Holding a ‘diesel donut’, Republican Bob Stefanowski records a tax message for social media followers outside Donut Crazy in West Hartford. MARK PAZNIOKAS / CTMIRROR.ORG

“Why the hell, when you have a budget surplus of three and a half billion dollars in Hartford, and people are struggling to decide whether they should pay rent, whether they should pay food, whether they should pay for gas, if they have to pay for prescription drugs, why the hell would you raise taxes today?” he said.

Technically, Lamont did not raise the tax, which is adjusted every July 1 according to a formula set by state law. The tax increased from 9.1 cents to 49.2 cents on every gallon of diesel, which sells for about $6.

But the governor did not ask the General Assembly to change the formula, suspend the increase or the entire tax, as Stefanowski suggested. Lamont and the legislature suspended the 25-cent-per-gallon excise tax on gasoline, which produced the lowest average gasoline price in the northeast.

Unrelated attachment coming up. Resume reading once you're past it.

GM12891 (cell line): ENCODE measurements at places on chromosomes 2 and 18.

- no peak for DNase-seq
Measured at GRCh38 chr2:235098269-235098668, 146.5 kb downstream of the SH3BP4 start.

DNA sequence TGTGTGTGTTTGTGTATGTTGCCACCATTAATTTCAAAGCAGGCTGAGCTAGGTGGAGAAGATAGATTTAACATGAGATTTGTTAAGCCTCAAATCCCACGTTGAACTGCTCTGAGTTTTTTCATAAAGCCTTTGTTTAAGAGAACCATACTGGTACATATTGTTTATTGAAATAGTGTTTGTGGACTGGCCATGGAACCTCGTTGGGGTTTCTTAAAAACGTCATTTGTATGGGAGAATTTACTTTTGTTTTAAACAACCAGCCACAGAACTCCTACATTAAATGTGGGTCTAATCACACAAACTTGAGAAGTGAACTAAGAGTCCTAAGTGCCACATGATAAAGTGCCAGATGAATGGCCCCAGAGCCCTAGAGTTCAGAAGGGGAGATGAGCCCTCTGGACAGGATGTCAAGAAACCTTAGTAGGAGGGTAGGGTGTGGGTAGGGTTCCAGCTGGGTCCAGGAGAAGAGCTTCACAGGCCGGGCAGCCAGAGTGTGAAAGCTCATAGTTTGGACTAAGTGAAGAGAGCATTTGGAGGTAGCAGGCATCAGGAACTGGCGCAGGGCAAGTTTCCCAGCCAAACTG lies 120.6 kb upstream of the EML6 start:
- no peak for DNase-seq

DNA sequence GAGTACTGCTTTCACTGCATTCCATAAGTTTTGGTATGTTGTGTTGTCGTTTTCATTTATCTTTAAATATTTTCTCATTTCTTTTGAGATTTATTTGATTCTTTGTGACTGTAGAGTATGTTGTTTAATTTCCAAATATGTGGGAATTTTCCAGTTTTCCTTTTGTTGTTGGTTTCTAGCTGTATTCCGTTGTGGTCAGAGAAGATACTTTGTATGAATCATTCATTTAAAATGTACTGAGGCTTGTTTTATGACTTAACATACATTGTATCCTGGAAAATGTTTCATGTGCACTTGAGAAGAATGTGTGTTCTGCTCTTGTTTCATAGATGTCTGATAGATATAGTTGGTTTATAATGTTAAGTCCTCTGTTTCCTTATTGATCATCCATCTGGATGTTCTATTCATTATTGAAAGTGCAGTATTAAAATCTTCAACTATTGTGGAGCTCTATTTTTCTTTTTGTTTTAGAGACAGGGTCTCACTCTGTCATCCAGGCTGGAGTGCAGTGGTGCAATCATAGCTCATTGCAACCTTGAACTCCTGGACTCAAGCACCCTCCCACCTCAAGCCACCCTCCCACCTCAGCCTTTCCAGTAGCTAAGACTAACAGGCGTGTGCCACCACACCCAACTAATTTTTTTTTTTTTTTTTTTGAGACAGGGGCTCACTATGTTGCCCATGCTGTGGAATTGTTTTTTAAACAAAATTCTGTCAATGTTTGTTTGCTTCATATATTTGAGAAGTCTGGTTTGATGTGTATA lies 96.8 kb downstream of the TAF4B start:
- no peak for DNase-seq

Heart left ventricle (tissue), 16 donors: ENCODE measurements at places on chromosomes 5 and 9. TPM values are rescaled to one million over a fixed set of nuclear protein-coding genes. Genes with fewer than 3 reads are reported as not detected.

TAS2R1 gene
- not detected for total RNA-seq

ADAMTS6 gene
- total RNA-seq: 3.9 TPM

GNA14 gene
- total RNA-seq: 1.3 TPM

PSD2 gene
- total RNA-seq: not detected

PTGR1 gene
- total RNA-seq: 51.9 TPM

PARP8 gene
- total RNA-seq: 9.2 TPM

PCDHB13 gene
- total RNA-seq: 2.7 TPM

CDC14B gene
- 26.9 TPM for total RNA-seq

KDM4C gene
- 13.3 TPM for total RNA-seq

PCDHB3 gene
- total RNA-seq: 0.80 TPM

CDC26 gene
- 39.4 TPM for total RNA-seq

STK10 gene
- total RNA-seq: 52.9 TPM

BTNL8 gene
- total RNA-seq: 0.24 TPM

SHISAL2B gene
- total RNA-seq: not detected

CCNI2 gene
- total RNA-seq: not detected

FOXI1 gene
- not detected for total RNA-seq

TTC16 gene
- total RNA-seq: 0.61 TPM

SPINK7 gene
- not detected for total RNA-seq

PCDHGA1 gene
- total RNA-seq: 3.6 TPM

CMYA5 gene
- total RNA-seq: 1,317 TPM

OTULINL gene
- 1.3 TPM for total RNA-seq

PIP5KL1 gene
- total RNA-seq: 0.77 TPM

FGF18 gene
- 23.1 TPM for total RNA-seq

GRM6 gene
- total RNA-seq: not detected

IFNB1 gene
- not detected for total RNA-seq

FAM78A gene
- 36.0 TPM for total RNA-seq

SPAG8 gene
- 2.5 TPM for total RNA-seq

AAA’s Daily Gasoline Tracker showed the average cost of regular gasoline in Connecticut was $4,814, pennies below the national average of $4,842. The average cost of diesel in the state was $6,069 per gallon, compared to $5,760 nationally.

“So either way, I understand what people are going through right now,” Stefanowski told his Twitter and Facebook followers. “Try to keep things in perspective. Have a free donut today, free coffee. Hope everyone is having a great holiday weekend. Wait. Help is on the way. We will win this election in November.

If so, how would a Governor Stefanowski tame the inflation that is raging in the United States, the red and blue states, and most of the world?

“Expense control, zero-based budgeting. Let’s take a close look at this budget. Let’s start with a blank sheet of paper. It is growing by two to three billion a year,” replied Stefanowski, a former accountant and business executive.